If we consider that the insurance industry has survived exposure to heavy-tailed risks for centuries, and that insurance companies usually cause system-wide problems only when they stray into taking large financial risks (as opposed to insurance risks), it would be reasonable that the industry should be a good example of implementing these principles in practice.
Shaping exposures within insurance
The idea of focusing on how one is exposed to risk as opposed to trying to forecast the actual risk itself appears almost everywhere within the insurance industry, once you start looking for it. In almost every case I can think of, insurers do not accept the full exposure to risks as they stand, but using contractual terms and conditions, ensure that the full impact of a risk does not manifest on their P&L.
Some obvious examples are the applications of limits within general insurance. Instead of taking on the full consequences of a risk, insurance policies usually have a maximum payout for each occurrence of a risk, and perhaps also for the total impact of the risks over the course of the policy term. Limits act to ensure that the full tail risk of an insurance policy is limited (technically, this is called “right censoring”) and that the maximum loss on an insurance book is bounded. See the sections below for some more discussion of the implications of policy limits.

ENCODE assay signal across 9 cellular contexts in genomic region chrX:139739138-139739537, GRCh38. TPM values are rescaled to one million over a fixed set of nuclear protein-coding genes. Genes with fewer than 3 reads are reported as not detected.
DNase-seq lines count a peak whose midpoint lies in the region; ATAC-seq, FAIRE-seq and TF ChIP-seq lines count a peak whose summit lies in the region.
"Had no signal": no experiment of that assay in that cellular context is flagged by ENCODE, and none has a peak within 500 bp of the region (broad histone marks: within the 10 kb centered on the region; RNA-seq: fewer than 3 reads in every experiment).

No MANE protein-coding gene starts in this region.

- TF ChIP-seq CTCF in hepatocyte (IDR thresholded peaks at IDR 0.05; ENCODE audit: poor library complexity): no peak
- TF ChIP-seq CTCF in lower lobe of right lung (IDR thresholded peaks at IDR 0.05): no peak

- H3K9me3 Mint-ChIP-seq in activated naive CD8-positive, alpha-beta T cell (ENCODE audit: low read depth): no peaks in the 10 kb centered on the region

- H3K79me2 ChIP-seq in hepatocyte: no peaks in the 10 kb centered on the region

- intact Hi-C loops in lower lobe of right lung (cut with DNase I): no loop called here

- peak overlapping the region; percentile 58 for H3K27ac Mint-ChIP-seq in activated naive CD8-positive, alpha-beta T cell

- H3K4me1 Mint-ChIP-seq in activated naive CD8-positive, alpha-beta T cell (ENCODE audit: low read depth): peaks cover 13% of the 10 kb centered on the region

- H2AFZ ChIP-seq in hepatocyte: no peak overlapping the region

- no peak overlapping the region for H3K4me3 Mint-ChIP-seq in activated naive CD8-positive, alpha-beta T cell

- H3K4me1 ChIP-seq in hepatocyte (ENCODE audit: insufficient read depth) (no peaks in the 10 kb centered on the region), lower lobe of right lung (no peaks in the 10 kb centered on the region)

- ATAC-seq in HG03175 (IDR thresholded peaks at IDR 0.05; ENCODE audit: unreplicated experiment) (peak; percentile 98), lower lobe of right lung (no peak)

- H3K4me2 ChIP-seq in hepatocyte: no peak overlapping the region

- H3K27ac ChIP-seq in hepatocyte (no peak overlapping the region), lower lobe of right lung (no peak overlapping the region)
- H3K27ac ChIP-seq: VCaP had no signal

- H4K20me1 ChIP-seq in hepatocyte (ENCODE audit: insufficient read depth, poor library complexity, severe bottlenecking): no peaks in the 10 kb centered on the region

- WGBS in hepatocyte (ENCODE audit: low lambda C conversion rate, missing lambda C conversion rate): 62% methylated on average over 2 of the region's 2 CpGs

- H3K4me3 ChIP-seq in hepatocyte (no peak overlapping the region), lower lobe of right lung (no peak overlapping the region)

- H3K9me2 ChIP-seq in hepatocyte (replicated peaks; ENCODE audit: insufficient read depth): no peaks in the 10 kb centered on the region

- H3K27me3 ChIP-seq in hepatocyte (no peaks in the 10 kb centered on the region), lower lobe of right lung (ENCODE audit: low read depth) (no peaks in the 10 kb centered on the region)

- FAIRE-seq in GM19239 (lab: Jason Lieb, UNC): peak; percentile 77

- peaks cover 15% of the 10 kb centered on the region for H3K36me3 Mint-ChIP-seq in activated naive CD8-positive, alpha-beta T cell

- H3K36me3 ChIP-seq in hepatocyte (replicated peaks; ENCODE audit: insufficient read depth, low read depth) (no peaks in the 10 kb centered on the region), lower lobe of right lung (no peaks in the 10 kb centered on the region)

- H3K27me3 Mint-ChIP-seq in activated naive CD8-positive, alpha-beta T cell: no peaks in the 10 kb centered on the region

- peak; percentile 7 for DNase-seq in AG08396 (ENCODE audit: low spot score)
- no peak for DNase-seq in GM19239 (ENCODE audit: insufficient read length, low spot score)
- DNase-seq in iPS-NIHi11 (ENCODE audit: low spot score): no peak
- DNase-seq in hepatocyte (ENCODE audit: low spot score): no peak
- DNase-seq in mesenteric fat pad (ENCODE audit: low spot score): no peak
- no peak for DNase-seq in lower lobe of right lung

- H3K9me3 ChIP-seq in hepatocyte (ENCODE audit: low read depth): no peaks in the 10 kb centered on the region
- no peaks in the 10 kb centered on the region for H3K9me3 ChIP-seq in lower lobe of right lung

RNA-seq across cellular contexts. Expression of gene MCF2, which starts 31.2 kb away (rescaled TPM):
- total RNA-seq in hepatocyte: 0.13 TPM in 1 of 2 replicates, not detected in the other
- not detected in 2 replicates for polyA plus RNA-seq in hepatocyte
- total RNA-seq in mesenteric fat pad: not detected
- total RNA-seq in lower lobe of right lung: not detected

Limits act to shape the exposure to insurance claim ‘severity’, which is one of two famous components of insurance risk losses. The other is ‘frequency’ which refers to the extent that more claims than expected might result within an insurance portfolio. Another common response to reduce the exposure to frequency losses is to include excesses within policies that require policyholders to pay for losses below a certain amount. Since insurance risks generate many smaller losses, which nonetheless involve a constant cost to administer and pay claims, shaping the frequency exposure in this manner is also key.